The guard banged on the car’s window for 30 to 45 minutes, but got no response, Largo police Sgt. Mark Young said. Police, who were called about 9:20 p.m., had to remove the mother from the 1997 Ford Taurus to wake her.
“Neither had any memories of the last several hours,” Young said. “Neither has any recollection of how they got to Largo Mall. The last thing they remembered was they were drinking on a boat somewhere. The mom thought it was Monday, not Saturday night.”
Carlina Elizabeth Davis and Ryan Andrew Davis face one count each of child neglect without great bodily harm.
The couple, who also have a week-old child in a hospital’s intensive care unit, remain in the Pinellas County Jail, Young said.
There’s the man and wife from Chippewa County, WI, who not only beat but tortured their two sons.
On Oct. 18, a Chippewa County Sheriff’s Department investigator and a Department of Human Services case worker spoke with a 6-year-old boy at Cadott Elementary School. The boy had a large bruise on his left upper hip area, a bruise across his back above the belt line and bruising on the left jaw and ear area. The investigators indicate they learned that the boy’s mother had slapped him on the face and his step-father had used a belt to punish him.
The investigators were also made aware of an incident in which, after being struck with a belt, the boy was duct taped to his step-brother as they were standing outside with their pants off, and water was was poured on them.
The information was confirmed by the 7-year-old boy, who had also received a spanking with a belt, though he did not suffer bruises.
They have a marriage license though, earned — at bottom — by the ability to ovulate, ejaculate, and thus procreate, and that can’t be taken away from them no matter what happens to the kids beyond the birth canal.
That couple is only outdone by Armando and Tanuja Heredia, whose child torture reached new depths and even took on religious overtones.
A local nurse and a former prison guard from Atascadero were sentenced Wednesday for abusing their adopted sons. Investigators said the couple mistreated the boys by duct-taping their hands together, making them pay for food and keeping both boys in a jail cell-like bedroom.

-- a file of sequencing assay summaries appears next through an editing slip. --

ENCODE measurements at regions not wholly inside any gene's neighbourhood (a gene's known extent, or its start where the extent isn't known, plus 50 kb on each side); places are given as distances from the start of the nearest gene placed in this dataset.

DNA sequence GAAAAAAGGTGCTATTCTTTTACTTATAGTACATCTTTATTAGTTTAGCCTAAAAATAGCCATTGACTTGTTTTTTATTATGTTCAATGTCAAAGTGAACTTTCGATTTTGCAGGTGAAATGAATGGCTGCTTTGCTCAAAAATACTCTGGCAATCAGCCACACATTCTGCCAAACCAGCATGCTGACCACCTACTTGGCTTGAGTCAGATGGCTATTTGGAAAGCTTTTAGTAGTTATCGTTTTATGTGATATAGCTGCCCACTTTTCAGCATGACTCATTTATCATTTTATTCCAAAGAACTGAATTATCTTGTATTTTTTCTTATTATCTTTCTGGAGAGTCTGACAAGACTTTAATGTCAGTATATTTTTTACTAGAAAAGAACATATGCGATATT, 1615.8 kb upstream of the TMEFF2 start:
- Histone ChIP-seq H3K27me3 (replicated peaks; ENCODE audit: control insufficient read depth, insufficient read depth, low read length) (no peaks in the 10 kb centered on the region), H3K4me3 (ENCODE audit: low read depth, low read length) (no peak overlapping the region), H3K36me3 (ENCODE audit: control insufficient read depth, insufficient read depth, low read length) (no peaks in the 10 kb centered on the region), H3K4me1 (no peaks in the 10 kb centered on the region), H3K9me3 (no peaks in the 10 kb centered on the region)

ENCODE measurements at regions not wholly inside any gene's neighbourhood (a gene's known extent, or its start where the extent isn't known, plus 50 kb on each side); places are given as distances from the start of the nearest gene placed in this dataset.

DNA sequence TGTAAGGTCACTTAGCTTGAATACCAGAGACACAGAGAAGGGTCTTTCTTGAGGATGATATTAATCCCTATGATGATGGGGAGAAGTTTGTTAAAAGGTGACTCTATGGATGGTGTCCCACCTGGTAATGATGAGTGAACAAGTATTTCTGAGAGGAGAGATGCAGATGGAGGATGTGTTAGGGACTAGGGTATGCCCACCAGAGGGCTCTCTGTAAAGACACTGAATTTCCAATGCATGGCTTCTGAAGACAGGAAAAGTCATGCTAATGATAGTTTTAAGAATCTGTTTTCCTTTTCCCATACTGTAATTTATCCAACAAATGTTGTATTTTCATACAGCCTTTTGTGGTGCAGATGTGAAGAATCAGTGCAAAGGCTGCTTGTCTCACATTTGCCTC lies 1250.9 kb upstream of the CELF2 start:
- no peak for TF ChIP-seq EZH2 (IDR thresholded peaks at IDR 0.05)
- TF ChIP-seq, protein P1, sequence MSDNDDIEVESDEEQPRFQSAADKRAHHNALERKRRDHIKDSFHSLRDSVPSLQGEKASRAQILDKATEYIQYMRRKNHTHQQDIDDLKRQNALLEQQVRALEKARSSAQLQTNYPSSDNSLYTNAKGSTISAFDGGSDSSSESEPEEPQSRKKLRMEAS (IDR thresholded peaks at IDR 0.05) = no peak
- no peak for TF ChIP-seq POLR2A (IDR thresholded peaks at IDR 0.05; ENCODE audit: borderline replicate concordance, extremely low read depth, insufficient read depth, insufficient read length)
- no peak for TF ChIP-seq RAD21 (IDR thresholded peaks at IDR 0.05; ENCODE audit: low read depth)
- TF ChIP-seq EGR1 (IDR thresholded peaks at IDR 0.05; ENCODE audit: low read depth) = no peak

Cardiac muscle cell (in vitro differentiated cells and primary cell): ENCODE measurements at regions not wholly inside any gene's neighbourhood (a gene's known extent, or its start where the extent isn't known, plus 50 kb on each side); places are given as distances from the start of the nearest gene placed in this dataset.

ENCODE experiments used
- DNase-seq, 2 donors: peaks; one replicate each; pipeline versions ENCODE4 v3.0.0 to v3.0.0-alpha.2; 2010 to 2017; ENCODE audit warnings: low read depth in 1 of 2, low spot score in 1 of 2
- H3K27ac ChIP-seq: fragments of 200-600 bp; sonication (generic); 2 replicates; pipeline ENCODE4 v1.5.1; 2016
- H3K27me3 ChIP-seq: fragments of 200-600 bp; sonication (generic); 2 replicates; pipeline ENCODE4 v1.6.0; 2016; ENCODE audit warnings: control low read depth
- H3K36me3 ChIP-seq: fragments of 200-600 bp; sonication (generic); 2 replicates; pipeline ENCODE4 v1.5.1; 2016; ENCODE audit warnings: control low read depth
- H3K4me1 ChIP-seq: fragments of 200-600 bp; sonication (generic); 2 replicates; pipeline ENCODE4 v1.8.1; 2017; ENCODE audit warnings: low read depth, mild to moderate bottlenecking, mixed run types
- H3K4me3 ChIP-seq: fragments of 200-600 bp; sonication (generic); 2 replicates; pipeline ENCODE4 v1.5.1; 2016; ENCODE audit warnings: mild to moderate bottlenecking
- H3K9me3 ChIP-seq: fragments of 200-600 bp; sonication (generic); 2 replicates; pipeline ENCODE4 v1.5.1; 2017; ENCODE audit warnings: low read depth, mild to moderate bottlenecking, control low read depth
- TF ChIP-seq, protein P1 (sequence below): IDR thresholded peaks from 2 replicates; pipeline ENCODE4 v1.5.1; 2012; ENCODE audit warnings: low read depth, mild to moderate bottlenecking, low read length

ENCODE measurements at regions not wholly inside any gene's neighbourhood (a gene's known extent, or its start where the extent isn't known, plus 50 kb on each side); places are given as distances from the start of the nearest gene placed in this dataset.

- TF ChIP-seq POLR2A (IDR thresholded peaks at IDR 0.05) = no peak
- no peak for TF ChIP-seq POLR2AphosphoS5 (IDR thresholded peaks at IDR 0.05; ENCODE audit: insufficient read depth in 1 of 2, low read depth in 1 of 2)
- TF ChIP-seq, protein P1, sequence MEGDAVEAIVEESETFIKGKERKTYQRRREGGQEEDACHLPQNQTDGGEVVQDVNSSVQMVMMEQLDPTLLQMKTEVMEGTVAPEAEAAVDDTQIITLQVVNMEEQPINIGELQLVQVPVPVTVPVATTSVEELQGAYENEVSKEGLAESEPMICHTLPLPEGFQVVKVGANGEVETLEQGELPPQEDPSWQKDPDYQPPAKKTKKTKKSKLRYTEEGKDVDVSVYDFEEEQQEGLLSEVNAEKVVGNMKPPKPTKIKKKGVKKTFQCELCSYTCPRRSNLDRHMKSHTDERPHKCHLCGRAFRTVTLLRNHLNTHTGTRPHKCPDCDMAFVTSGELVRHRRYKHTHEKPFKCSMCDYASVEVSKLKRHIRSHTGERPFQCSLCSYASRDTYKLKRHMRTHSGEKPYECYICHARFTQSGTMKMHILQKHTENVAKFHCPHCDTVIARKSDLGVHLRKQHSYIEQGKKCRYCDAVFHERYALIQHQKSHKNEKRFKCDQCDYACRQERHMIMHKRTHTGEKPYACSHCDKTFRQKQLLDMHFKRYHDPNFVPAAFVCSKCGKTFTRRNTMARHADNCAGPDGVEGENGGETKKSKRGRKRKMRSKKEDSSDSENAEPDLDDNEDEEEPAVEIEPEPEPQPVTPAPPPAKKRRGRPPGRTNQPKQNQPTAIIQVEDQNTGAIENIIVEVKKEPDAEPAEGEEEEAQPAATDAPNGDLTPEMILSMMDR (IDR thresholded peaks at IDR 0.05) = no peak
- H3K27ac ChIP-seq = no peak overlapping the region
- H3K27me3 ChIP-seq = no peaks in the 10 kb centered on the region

Armando Ramirez Heredia, 40, was sentenced to 270 days in County Jail and five years of formal probation after pleading no contest — which results in a conviction without admitting guilt—to two felony counts of willful cruelty to a child likely to cause injury.
Tanuja Rana Heredia was sentenced to five years’ probation after pleading no contest to a misdemeanor count of allowing a child to suffer injuries.
…Investigators believe the boys were abused for several years in the Heredia home, according to court records.
Atascadero police learned of alleged abuse after the then- 13-year-old boy ran away on Oct. 31, 2005, to a neighbor’s house.
“(The boy) looked like he was shaken up and had some cuts and scrapes on his body. (The boy) related that he had just run away from home because his parents had been treating him badly, hurting him, making him wear a weighted backpack day and night and spraying him with the hose while he split firewood,” court documents said.
The boy told police he had not eaten for two days and that his parents made him wear a backpack with 20-pound weights for several days. His mother pulled him by the ears and his father put him in a wristlock and twisted his arm, the records show.
“He also spoke of several occasions where his hands were duct-taped together after he had stolen food,” according to court documents that described the boy as weighing 89 pounds.
…Armando Heredia told police the older boy stole food from the home and a store and his punishment was to earn money to pay for the food by chopping wood for $1 per log. Spraying cold water on him was a way to make the boy work faster, the father said.
Armando Heredia told police the backpack was a “burden pack … like the burden of sin,” and was used to help the child admit he had done something wrong.
Armando Heredia denied that the boy had not eaten for two days.
Again, the Heredia’s have a marriage license. The hubby and I don’t, can’t, and won’t if the Maryland Court of Appeals has the last word. And some people put the word “father” or “parents” in quotation marks because we are less “real” parents than those who can make babies, whatever they might do to them once the afterbirth is washed off.
I look at the parents above and ask myself what makes them less “real” than the hubby and me as parents. In the time it took to ovulate, ejaculate, and thus procreate, they did indeed manage to do something the hubby and I can’t do. At least not with one another. For the last five years, however, we’ve managed to do something the parents above and the rest of the parents in this series did not. We do it every day, because it’s what we love most of all to do, and we’ll continue to do it: loving, teaching, guiding, protecting, and raising our son to a happy, healthy adulthood.
Tell me again. Why do we deserve less recognition, and fewer rights and protections than them?